What is AMD?

When sulfidic material is exposed to atmospheric oxygen, sulfide minerals begin to oxidise and water subsequently transports reaction products including acidity, sulfate, iron and other metals into surface water and groundwater.  This water is referred to as acid and metalliferous drainage (AMD) or acid rock drainage (ARD).

AMD/ARD can display one or more of the following chemical characteristics:

  • Low pH (typically < 4)
  • High soluble metal concentrations (eg. iron, aluminium, manganese, copper, lead, zinc, cadmium, arsenic)
  • Elevated total acidity (eg. 100 – 15,000 mg/L CaCO3 equivalent)
  • High sulfate salinity (sulfate typically 500-10,000 mg/L)
  • High salinity (1000 – 20,000 μS/cm)
  • Low dissolved oxygen concentrations (commonly < 6 mg/L)
  • Low turbidity or total suspended solids (TSS) (combined with one or more of the above).
Acid Drainage

The generation of AMD/ML/ARD is the primary geochemical risk associated with most mine sites. In order to understand AMD and associated risks, it is important to consider the mechanism of AMD generation in some detail, as explained here.

AMD refers to the acidic, metalliferous and saline drainage that can be released from waste rock piles, tailings storage facilities, pit walls, underground workings and potentially other mine infrastructure such as ROM pads and road embankments. AMD is a common problem for mines worldwide and one of the most significant obstacles to pollution prevention and minimisation during operations and post-closure.

AMD commonly occurs when previously water-saturated sulfide-mineral-bearing rocks are excavated and stored in an unsaturated setting, as is typical in mining operations that store waste rock and tailings in unsaturated or partially unsaturated piles and impoundments.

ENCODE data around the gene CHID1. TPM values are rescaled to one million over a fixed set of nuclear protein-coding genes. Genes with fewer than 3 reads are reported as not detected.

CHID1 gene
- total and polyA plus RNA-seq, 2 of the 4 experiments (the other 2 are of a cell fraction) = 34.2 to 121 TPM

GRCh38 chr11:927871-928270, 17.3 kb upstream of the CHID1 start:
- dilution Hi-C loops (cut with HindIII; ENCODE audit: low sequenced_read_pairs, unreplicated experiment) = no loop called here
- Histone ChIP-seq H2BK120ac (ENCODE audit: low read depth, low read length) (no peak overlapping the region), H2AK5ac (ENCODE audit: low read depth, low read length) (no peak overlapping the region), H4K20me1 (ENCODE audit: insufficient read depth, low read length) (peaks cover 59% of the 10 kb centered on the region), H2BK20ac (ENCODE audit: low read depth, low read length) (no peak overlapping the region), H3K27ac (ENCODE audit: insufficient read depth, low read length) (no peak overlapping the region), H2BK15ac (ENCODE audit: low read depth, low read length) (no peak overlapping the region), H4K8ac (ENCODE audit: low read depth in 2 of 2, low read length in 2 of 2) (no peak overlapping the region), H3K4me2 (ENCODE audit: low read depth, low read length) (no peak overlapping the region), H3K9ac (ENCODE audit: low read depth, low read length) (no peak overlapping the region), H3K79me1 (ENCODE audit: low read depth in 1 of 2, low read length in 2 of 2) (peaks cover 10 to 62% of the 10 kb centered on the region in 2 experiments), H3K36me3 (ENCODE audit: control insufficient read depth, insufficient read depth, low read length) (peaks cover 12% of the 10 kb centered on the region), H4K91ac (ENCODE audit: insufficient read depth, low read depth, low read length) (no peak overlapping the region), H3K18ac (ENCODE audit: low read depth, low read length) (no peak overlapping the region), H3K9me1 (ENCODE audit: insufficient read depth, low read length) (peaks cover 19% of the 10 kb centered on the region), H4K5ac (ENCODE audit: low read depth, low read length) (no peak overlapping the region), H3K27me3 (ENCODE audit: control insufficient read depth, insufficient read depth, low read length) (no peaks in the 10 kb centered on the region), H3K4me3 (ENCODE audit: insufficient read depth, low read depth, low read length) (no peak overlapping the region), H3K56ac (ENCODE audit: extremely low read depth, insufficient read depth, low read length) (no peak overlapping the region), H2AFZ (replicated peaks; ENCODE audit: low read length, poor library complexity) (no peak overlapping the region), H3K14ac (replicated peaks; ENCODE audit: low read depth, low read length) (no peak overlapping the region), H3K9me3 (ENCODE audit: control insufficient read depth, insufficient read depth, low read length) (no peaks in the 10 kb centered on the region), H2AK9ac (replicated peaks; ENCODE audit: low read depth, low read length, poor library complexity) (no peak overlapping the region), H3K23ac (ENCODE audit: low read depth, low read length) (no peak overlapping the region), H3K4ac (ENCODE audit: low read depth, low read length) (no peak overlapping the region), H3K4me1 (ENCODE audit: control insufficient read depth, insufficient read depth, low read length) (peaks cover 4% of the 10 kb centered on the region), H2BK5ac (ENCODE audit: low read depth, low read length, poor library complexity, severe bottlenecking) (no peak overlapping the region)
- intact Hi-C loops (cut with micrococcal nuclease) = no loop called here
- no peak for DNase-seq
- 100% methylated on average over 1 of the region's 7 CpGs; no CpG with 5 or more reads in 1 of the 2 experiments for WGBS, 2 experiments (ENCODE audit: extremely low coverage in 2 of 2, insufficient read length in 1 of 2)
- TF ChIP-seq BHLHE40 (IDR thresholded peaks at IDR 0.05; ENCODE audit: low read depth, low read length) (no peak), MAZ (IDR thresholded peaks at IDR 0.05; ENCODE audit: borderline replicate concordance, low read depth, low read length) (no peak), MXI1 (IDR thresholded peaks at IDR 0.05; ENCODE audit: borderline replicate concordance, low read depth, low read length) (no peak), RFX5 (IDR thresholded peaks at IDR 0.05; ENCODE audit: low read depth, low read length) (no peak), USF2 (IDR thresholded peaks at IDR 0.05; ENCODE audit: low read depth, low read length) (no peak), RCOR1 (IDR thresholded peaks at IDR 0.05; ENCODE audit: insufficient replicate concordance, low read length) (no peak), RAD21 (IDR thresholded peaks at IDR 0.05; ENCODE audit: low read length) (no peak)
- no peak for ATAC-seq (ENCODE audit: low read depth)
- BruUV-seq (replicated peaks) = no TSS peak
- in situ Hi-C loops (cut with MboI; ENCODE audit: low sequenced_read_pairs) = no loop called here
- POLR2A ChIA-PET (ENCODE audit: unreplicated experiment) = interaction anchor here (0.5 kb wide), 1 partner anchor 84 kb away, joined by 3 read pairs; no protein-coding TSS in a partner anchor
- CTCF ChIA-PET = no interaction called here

When minerals with acid neutralising capacity (ANC) are present (eg. carbonates and some silicates) AMD can have near neutral to slightly alkaline pH.  In such cases the near neutral metal-rich water is referred to as neutral mine drainage (NMD), neutral and metalliferous drainage (NMD) or metal leaching (ML). While not acid these waters pose a similar risk to the environment in terms of metal pollution and salinity.

The key terms and processes involved in the generation, release and treatment of AMD / NMD are described in the following sections.

Sulfide Oxidation

AMD can be produced when reactive sulfide minerals such as pyrite (iron sulfide, FeS2) are disturbed as part of mine operations.  Many sulfide minerals, particularly pyrite but also chalcopyrite (copper sulfide, CuFeS2), pyrrhotite (iron sulfide, FeS) and some others, naturally undergo oxidation when exposed to atmospheric oxygen and moisture.  Oxidation of sulfides results in decomposition of the mineral to release sulfur in the form of sulfuric acid (H2SO4), and soluble metals such as iron, which contribute to ‘mineral acidity’.  The acid conditions and soluble iron generated during pyrite oxidation can attack and dissolve other minerals, resulting in elevated soluble concentrations of other metals such as aluminium, manganese, copper, lead, zinc, nickel, cobalt, cadmium, chromium, arsenic, antimony and mercury.

Acid and metal production associated with pyrite oxidation is shown in Reactions 1 to 4.  An initial oxidation reaction involves the oxidation of pyrite to produce ferrous ions (Fe2+), sulfate and acid, as shown in Reaction 1.

    FeS2     +     7 O2     +           H2O      →      Fe2+     +     2 SO42–     +        2 H+                                                         [Reaction 1]
    Pyrite            oxygen                 water           ferrous iron       sulfate                  acid

The ferrous ions (Fe2+) released by pyrite oxidation may be further oxidised to ferric ions (Fe3+) consuming some acid (Reaction 2).  Notice that this reaction does not involve pyrite.